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After election fraud scandal, North Carolina GOP candidates lean into the absurd

After a Republican effort to steal an election failed, the field of replacement candidates are trying to out-do one another.

State Sen. Dan Bishop (R) (middle) is one of nearly a dozen candidates in the GOP primary for North Carolina's 9th congressional district. Credit: Dan Bishop/Facebook
State Sen. Dan Bishop (R) (middle) is one of nearly a dozen candidates in the GOP primary for North Carolina's 9th congressional district. Credit: Dan Bishop/Facebook

Like moths to a flame, the vacant congressional seat in North Carolina’s 9th district has attracted the attention of nearly a dozen of the state’s most bigoted Republican lawmakers. Among the latest to join the fray is state Sen. Dan Bishop, a Republican lawmaker who championed North Carolina’s ill-fated and transphobic “bathroom bill” in 2016.

This week, Bishop leaped into the race with his first campaign ad, focusing his criticism at the likely Democratic nominee, Dan McCready.

In a 90-second video simply titled, “Crazies,” Bishop goes after some of the most prominent Democrats in Congress — mostly women, including Reps. Alexandria Ocasio-Cortez (D-NY), Rashida Tlaib (D-MI), and Ilhan Omar (D-MN) — for such radical beliefs as “racism is bad,” and “putting children in cages is morally wrong.” The video also falsely accuses Democratic lawmakers of supporting infanticide and advocating the seizure of all guns, leaning heavily on deceptively-edited videos of politicians like Virginia Gov. Ralph Northam (D) and Sen. Elizabeth Warren (D-MA) to buttress their argument.

“They’re socialists. Gun grabbers. Supporting infanticide and open borders,” said Bishop in the text accompanying his video.

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Bishop was one of the driving forces behind North Carolina’s anti-LGBTQ legislation HB-2, which passed in 2016. At the time, Republicans controlled every branch of state government and used their unchecked power to enshrine homophobia into state law. In addition to targeting the transgender community by making it a crime to use a single-gender restroom that doesn’t correspond to the gender listed on one’s birth certificate, the bill superseded any local anti-discrimination ordinances, clearing the way for private businesses to deny service to the LGBTQ community.

Bishop was a lead sponsor of the bill, which quickly laid waste to the state’s economy. Several major corporations — including Apple, PayPal, and Deutsche Bank — pulled out of planned expansions into the state, costing thousands of jobs. Dozens of major events — including the NBA All-Star Game and the NCAA March Madness tournament — were moved in response to the bill, costing the state millions of dollars in economic activity. Entire states, including New York, banned any taxpayer-funded travel to North Carolina. Conservative estimates suggest Bishop’s bill cost North Carolinians at least $3.76 billion before Democrats succeeded in getting parts of the legislation overturned months later.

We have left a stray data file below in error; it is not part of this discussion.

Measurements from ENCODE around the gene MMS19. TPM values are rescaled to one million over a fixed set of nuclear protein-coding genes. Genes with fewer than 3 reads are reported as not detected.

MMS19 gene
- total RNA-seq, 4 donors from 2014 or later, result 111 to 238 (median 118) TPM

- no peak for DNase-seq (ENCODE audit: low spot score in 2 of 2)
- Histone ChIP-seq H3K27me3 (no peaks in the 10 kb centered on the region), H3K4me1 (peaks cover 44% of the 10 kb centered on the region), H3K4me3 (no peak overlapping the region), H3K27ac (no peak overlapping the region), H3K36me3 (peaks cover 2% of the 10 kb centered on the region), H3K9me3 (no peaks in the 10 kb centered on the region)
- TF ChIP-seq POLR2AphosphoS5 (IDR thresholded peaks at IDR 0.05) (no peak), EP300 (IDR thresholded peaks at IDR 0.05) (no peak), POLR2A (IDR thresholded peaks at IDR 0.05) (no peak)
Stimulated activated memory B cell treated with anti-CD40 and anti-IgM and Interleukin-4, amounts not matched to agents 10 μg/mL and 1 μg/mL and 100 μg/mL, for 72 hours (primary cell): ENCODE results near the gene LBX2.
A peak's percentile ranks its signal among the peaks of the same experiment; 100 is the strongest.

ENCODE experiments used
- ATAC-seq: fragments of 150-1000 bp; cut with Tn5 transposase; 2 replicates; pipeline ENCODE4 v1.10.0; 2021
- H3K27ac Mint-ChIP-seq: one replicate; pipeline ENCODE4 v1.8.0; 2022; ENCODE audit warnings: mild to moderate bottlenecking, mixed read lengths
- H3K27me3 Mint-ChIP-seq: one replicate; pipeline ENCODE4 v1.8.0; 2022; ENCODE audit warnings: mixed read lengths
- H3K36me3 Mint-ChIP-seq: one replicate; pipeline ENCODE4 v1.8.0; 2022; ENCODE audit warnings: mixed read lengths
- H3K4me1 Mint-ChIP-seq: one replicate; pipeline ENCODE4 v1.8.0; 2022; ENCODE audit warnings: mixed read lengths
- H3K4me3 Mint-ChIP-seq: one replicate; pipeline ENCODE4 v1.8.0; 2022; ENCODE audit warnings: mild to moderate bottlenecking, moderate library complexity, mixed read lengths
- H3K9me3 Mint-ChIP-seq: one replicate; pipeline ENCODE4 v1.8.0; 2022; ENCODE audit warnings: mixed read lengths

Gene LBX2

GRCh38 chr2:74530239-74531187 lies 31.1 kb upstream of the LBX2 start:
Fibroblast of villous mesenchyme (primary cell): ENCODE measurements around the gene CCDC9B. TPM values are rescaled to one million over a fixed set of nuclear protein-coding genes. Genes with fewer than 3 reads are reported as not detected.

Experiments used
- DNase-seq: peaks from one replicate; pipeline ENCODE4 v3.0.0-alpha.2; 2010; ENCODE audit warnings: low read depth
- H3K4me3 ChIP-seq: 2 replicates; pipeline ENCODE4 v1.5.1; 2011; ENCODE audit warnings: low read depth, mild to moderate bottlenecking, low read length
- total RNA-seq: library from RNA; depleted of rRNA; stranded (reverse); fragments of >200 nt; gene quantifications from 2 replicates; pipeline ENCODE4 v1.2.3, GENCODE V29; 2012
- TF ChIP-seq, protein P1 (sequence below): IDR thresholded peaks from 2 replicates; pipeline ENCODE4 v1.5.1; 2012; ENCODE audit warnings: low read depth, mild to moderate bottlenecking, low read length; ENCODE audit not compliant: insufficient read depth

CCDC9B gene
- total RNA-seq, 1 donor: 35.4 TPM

Even Bishop himself, who co-authored the bill, wants nothing to do with the political fallout.

“The people of North Carolina have put that controversy behind them and they’re ready to move on,” Bishop told the Charlotte Observer earlier this month when he formally entered the race. “It’s an exhausted issue. We’re on to a new campaign and new issues.”

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Not content with limiting his bigotry to the LGBTQ community, in a 2017 Facebook post decrying “San Francisco thought police,” Bishop publicly announced he was financially investing in Gab, a social media platform for white supremacists. When his investment became a campaign issue during his most recent reelection campaign, Bishop defended his investment and pleaded ignorance. “I don’t use Gab, but if its management allows its users to promote violence, anti-Semitism, and racism on the platform they have misled investors and they will be gone quickly, and rightfully so.”

Bishop is just one of several far-right extremists vying for a seat in Congress.

The district in question remains unfilled in the House of Representatives thanks to a historic case of election fraud perpetrated by Republican operatives on behalf of Mark Harris, an anti-LGBTQ pastor who unseated former Rep. Robert Pittenger in the 2018 GOP primary. Harris finished ahead of Democratic nominee Dan McCready by 905 votes in last November’s general election, but irregularities in the absentee ballot count led to an investigation of election fraud that ensnared a longtime GOP operative deliberately hired by the Harris campaign to sway the outcome of the election.

Harris, who could still face criminal charges for his role in the fraud, announced in January that he would not seek the nomination in 2019, and instead endorsed Stony Rushing, a conspiracy theorist and one of Harris’ earliest and most vocal defenders.

Also in the race is Fern Shubert, another Republican state lawmaker. In her reelection campaigns and a failed 2004 gubernatorial bid, Shubert frequently compared homosexuality to pedophilia, and claimed the state’s rising crime rate was because of marriage equality.

Pittenger, the last person to hold the seat, has endorsed yet another candidate, former Mecklenburg County Commissioner Matthew Ridenhour. Pittenger also lashed out at Bishop, tying him to the scandal-plagued Harris campaign before retracting his comments after Bishop threatened to sue him.

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In all, nearly a dozen Republicans have filed paperwork to vie for the nomination. Whoever wins a May 14 primary will likely face McCready again in an election that will surely be closely observed by candidates across the country heading into the 2020 election cycle.